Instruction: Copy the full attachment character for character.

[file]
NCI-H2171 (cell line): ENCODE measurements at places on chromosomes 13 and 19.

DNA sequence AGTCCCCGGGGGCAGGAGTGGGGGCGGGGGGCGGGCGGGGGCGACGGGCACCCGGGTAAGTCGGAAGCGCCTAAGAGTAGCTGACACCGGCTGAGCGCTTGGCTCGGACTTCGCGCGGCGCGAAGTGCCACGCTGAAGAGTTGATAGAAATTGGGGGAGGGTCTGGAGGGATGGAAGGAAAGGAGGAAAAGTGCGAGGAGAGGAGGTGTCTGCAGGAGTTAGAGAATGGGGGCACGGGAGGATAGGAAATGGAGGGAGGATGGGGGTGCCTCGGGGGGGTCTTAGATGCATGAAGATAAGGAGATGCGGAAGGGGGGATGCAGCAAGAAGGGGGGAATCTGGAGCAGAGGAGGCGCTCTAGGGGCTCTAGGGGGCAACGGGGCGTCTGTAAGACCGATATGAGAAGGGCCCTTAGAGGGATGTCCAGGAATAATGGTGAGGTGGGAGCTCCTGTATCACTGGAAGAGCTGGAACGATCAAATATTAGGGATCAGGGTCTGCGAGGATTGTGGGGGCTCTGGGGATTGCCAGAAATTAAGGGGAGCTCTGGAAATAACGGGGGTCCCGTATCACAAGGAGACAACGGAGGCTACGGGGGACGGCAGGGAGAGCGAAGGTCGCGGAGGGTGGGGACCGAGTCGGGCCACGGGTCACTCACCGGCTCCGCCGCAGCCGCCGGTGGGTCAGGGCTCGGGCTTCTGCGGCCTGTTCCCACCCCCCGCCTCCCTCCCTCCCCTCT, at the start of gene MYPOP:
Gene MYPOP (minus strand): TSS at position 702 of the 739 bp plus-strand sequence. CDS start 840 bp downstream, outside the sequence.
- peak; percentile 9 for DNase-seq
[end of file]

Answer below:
NCI-H2171 (cell line): ENCODE measurements at places on chromosomes 13 and 19.

DNA sequence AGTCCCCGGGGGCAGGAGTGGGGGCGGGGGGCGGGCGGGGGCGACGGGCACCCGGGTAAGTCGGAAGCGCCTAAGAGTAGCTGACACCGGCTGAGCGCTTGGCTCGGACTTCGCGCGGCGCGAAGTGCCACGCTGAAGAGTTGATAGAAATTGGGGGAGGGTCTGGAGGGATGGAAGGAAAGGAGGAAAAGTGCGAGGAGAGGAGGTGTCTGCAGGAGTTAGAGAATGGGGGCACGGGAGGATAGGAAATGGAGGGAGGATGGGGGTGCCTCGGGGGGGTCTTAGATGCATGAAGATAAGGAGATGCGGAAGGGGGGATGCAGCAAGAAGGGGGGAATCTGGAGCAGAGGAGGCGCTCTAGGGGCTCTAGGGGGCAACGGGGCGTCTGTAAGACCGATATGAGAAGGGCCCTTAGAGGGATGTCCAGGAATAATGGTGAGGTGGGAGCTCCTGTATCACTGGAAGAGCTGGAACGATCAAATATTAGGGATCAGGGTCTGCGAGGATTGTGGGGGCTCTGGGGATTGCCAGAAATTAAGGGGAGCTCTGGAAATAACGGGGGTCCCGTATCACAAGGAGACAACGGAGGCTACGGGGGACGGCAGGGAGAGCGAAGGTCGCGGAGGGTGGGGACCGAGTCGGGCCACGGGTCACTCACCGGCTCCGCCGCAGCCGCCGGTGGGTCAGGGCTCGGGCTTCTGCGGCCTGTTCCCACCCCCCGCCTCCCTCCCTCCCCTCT, at the start of gene MYPOP:
Gene MYPOP (minus strand): TSS at position 702 of the 739 bp plus-strand sequence. CDS start 840 bp downstream, outside the sequence.
- peak; percentile 9 for DNase-seq